GreenAlienWilsonI don’t know much about this figure, other than the fact that it was part of the Stellar Force line by Chap Mei. The only name I’ve been able to find for it is “Green Alien,” but that’s probably more of a descriptive term than an official figure name. The figure is about 4 ½ inches tall and it’s only articulation is a ball jointed neck. From what I’ve been able to find, the figure was part of a selection of similar aliens, all using the same sculpt. The sculpt is actually not bad. It seems to ape the Kenner aesthetic from the 90s, and it does it pretty well. It’s not anything revolutionary, but for a figure that was most likely a dollar store figure, it’s quite good. It doesn’t have the softer features usually seen with such figures, so that’s pretty good. The figure’s paintwork continues the theme of being better than expected. It’s actually pretty clean, and there are even some areas of dry brushing to accent the sculpt. The figure also has a vac metalized spine and ribs, which are actually pretty cool. As far as I know, this figure didn’t include any accessories.

THE ME HALF OF THE EQUATION

So, you know how these figures were designed to confuse people into buying them instead of something else? Yeah, that’s what happened to me with this figure. While I was on vacation this summer, I visited Yesterday’s Fun, a really cool used toy store in Delaware. They had a selection of Kenner Aliens figures for low prices, so I pretty much just grabbed the lot, assuming this figure was one of the authentic Aliens. It wasn’t until I got home that I realized what he actually was. Seems Chap Mei fooled me! Honestly, it’s actually a pretty good substitute for the real deal, so I’m not disappointed.

#0254: Cyclops

CYCLOPS

S-WORLD MINIFIGURES

Cyclops1Lego

Okay, one last look into the dark back alley of toy collecting that is bootleg toys! I’ve looked at Black Lantern and Captain America, now I move on to the franchise that actually introduced me to the world of bootlegs, X-Men! See, back in the 90s, I so loved X-Men figures that I actually ended up with at least one knock off, but that’s a story for another review. Today, let’s take a look at Cyclops.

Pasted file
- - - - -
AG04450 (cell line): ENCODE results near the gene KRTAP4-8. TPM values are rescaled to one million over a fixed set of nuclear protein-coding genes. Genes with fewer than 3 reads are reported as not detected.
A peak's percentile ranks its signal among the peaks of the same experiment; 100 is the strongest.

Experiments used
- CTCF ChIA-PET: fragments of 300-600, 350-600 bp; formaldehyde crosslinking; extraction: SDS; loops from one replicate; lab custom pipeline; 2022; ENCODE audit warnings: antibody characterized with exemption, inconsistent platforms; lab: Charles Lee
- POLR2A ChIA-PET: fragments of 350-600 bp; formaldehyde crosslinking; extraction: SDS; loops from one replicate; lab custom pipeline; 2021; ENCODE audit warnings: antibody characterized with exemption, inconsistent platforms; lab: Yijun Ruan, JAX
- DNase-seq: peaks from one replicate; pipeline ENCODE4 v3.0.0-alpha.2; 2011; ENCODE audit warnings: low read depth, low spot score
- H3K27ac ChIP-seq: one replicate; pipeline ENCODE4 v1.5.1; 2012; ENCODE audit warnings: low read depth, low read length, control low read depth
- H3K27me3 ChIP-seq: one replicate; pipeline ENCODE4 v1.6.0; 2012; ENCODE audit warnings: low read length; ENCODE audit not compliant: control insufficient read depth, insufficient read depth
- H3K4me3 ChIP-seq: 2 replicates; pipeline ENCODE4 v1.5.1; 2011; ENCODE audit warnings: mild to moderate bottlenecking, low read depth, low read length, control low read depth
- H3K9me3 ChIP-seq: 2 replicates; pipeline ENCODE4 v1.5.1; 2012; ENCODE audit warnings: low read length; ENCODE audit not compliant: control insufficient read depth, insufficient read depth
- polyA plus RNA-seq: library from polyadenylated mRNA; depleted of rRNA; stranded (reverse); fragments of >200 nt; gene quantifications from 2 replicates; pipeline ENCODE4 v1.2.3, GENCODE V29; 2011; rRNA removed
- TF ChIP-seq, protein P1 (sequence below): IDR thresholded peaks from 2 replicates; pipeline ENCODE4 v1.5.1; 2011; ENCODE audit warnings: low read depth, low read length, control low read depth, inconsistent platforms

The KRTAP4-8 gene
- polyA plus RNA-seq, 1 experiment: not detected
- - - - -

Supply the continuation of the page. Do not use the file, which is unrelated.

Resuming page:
THE FIGURE ITSELF

Cyclops is yet another Bootlego from the very generically named “S-World Minifigures” line. As with Cap, I haven’t been able to tie him to any particular set. Cyclops is about 2 inches tall and has 7 points of articulation. He’s on the same Bootlego body seen before, which is an impressive mock of the original. He looks to be based on Cyclops’s 90s look, which is also the main look he sports in the Lego Marvel video game. His one add-on piece is a hairpiece, which is the same as the one used on Black Lantern, which is in turn a copy of one of Lego’s basic hairpieces. Cyclops’s paint is perhaps the least impressive of the three bootlegs I picked up, but it’s still surprisingly good for a bootleg. The only real issue is that the yellow used is a bit too thinly applied, which allows the colors under it to bleed through. Cyclops is accessorized with two Lego antennae cast in translucent red plastic and a black display stand. I assume that the antennae are meant to simulate Cyclops’s optic blasts, but they just end up looking goofy. Also, the stand is notably not the new piece seen on the other two, but rather a copy of Lego’s own minifigure stand.

THE ME HALF OF THE EQUATION

Like the previous two Bootlegos, Cyclops was purchased from a dealer at Mego Meet, prior to my knowledge of their sketchy nature. I’m actually quite fascinated by how close to the real thing all three of these were. I’m also impressed by the fact that these have such a large selection of lesser characters and looks. Obviously someone involved with S-World Minifigures is a comics fan who wanted more characters.

Cyclops2Lego

#0253: Captain America – Rescue Version

CAPTAIN AMERICA – RESCUE VERSION

S-WORLD MINIFIGURES

CapRescue

Today continues my first real look into the seedy underbelly of toys: Bootlegs! Yesterday, I took a look at Black Lantern Hal Jordan, who provided me a chance to acquire one of my favorite characters, albeit in a slightly less default look, in the Lego style. Today, I’ll be jumping over to the Marvel side, with a one of my favorite non-default looks of a character.

THE FIGURE ITSELF